I was a medical student and he was...a psychic.
I met him when the surgeon who was my superior insisted that I take a scalpel and remove all the dead and infected tissue from the man's foot. "Keep cutting until you see blood or he can't take the pain." Those were the instructions I was given, along with a silver handled blade and handful of gauze. This was back in the day when the surgeon's mantra was "a chance to cut is a chance to cure." Maybe they still say that?
I was no surgeon. I looked at that blade with trepidation, had no desire to hurt anyone. He was a diabetic and he'd developed an infection that worsened - so I knew cleaning out the wound was necessary. I sat on a stool and got to work. I flinched when he changed positions, nervous that I'd hurt him or worse. I pictured myself accidentally cutting some tendon or nerve. What lunacy was this to hand me a blade at this stage of my training?
For the most part, he did fine. Diabetics have less sensation to their feet. But every once in a while, I could see his jaw tighten. I spoke to him, distracting him from thinking too much about me paring off small pieces of his foot. I'd asked him what he did for a living and he answered that he was a Boy Scout leader.
My son was in Boy Scouts, I knew most of those men had 'day jobs' so I asked what else he did. "I'm a psychic," he answered somewhat hesitantly. He didn't look like any psychic I'd seen (on tv). I was really interested now and continued to work on his foot while I asked him more questions. "Mostly missing kid cases, not often happy outcomes." He looked sad when he spoke and I thought to myself. This is real, this man is not a fake. He went on to explain that everyone has a bit of psychic ability. He said that if you walk into a room with two dogs-one friendly and one vicious-you would immediately sense which dog to stay away from. Hmm.
Fast forward to another rotation in my training. The psychiatric emergency room. The attending psychiatrist took me into an exam room, told me that the patient would be escorted in shortly. He asked me to move away from where I was sitting, to pick a seat further away from the door.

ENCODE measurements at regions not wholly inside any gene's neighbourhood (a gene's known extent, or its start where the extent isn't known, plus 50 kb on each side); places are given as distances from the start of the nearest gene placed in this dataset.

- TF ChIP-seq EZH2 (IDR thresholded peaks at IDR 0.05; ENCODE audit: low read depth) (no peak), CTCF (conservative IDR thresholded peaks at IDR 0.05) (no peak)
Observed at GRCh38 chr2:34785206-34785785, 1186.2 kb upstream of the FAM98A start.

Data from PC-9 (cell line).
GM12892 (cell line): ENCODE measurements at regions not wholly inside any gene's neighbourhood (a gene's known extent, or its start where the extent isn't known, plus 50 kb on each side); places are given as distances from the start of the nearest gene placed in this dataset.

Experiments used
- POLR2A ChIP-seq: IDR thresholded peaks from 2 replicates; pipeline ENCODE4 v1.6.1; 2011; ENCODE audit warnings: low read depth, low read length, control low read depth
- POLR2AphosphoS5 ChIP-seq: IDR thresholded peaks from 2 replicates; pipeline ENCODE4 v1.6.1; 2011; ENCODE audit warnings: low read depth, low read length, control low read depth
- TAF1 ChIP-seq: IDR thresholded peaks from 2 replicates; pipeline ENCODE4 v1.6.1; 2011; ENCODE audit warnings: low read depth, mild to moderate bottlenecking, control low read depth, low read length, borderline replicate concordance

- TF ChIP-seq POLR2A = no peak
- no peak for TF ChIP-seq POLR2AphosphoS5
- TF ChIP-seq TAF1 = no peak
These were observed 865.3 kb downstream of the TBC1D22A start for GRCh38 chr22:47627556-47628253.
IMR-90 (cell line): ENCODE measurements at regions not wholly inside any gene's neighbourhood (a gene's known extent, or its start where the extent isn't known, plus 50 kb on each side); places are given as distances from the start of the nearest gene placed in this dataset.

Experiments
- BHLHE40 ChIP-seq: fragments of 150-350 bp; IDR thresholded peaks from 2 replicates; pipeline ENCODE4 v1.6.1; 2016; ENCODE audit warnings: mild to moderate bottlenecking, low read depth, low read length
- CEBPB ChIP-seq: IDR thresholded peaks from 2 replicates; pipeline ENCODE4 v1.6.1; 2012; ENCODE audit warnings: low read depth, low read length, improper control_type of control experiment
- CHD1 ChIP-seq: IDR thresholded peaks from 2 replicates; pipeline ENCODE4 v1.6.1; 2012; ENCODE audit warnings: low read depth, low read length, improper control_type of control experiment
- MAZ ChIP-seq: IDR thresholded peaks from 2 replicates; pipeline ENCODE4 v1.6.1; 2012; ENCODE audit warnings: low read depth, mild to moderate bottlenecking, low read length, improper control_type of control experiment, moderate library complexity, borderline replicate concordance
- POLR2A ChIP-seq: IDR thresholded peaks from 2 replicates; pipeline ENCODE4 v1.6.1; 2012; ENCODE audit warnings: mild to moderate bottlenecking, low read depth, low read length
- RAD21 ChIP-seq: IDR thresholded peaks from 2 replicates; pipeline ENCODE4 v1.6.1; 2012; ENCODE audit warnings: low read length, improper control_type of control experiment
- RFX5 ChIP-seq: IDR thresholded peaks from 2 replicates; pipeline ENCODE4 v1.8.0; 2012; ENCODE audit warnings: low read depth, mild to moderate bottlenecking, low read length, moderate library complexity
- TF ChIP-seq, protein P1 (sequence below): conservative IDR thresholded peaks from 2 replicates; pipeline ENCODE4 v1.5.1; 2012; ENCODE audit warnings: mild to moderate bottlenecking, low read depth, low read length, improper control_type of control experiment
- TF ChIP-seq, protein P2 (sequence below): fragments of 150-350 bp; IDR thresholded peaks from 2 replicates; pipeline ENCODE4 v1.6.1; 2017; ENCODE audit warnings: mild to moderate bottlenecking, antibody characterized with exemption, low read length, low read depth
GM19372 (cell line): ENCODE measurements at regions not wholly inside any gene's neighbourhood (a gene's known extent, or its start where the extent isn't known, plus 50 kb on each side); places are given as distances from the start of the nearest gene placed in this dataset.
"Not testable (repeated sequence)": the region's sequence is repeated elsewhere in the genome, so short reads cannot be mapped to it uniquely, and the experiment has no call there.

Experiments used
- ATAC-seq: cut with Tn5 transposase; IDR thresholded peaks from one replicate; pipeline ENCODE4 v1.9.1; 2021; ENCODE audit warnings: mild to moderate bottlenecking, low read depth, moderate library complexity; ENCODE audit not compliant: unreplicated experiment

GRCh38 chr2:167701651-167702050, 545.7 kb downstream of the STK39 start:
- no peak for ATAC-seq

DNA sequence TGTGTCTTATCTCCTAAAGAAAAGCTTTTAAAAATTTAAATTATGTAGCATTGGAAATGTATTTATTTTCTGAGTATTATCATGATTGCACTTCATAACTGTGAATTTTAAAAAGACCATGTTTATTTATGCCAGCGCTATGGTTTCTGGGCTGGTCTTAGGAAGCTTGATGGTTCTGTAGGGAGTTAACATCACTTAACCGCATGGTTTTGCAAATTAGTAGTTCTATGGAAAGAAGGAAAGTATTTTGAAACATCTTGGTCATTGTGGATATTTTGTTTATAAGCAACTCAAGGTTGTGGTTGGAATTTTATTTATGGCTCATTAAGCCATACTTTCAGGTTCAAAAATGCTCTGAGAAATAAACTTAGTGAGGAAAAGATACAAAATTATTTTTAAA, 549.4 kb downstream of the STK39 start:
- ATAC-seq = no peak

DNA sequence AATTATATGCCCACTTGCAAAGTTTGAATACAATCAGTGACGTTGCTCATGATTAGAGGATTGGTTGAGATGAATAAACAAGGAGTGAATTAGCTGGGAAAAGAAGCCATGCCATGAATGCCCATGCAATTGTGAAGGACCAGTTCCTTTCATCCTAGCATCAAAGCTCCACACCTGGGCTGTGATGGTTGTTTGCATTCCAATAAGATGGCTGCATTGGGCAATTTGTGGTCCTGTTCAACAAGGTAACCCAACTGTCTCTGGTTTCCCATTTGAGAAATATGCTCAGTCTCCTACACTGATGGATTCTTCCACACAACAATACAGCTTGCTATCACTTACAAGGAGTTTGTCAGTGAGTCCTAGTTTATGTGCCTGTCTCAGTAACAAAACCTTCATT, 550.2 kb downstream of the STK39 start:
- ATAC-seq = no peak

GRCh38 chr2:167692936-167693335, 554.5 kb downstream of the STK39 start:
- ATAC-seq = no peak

I saw and heard some of the activities in that emergency room. I thought staying by the door was a really good idea. He insisted, informed me that I should never be between a patient and their escape. He also said to respect my 'gut' and if I felt like I was in danger, I probably was.
The patient was escorted in the room. He answered questions in the beginning but eventually paced back and forth in the small room. I felt my stomach tighten. He stopped looking at either of us. Muttered and repeatedly ran his agitated fingers through his hair. I heard alarm bells screaming in my head. I looked at the psychiatrist but he was busy writing notes. The patient's pace increased, he swiveled, stomped on the floor. And suddenly erupted into motion. He leapt at the door, yanked it open and flew out. I almost vomited I was so scared.
Meanwhile the psychiatrist scribbled a few more lines without looking up. He finally spoke, "Did you feel it?" I nodded, still unable to talk, and followed him out of the room.
You have to respect your intuition. I've spoken to mom's who removed their children from a situation, only to find out later that their 'gut' had been right and their child was spared... just because a little voice was telling them that something wasn't as it should be. And how many times have I heard..."he just doesn't look right." I've learned to take that seriously!
So trust yourself when you get that inkling....